Lack of water and inadequate sanitation
A child’s well-being is highly dependent on both the quality and the availability of water, and on how well this precious resource is managed. Around the world, both biological disease agents and chemical pollutants are compromising drinking-water quality. Contaminated water causes a range of diseases which are often life-threatening. Of the waterborne diseases affecting children, the most deadly are diarrhoeal infections. Childhood diarrhoea is closely associated with insufficient water supply, inadequate sanitation, water contaminated with communicable disease agents, and poor hygiene practices.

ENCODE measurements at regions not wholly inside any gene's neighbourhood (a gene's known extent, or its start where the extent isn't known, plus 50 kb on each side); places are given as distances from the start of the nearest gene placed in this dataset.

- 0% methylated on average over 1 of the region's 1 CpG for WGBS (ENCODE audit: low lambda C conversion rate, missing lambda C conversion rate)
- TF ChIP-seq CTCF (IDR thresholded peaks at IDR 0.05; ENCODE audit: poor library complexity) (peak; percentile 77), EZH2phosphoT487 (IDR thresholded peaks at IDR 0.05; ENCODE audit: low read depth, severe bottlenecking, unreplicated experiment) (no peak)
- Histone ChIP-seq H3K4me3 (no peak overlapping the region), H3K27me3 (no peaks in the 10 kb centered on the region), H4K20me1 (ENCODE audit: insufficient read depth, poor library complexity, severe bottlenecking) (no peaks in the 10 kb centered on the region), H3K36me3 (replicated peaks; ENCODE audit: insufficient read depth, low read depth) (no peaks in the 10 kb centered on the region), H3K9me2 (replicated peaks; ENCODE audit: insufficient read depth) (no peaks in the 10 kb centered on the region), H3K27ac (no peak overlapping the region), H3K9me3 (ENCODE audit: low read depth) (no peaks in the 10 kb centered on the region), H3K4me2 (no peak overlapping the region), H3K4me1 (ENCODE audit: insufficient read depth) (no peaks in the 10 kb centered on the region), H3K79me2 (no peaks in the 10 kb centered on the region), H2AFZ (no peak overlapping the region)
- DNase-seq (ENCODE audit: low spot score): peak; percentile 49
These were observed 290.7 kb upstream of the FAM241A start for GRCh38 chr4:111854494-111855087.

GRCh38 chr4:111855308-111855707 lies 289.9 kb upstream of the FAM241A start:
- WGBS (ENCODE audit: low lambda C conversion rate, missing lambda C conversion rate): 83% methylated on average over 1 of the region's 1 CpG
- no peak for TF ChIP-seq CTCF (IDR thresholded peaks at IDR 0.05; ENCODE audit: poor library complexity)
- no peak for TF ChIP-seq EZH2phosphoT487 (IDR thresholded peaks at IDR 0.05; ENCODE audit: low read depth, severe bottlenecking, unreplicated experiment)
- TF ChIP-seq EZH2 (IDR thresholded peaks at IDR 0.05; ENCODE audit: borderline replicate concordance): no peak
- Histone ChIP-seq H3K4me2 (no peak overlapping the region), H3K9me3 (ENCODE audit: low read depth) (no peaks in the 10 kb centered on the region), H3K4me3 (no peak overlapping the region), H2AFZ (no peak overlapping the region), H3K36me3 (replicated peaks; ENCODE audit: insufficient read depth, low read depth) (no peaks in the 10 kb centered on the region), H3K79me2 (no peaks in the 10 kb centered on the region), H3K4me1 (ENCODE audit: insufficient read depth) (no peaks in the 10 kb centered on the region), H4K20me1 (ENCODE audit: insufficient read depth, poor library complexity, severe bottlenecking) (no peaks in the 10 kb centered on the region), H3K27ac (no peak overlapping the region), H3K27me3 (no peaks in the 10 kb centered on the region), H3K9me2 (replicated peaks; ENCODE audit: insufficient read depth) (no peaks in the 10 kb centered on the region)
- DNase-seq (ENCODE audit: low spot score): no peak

Diarrhoea is estimated to cause 1.5 million child deaths per year, mostly among children under five living in developing countries. It is estimated that there will be 2.7 billion people without access to basic sanitation in 2015. Research shows that every US$1 invested in improved sanitation translates into an average return of US$9. Those benefits are experienced specifically by poor children and in the disadvantaged communities that need them most.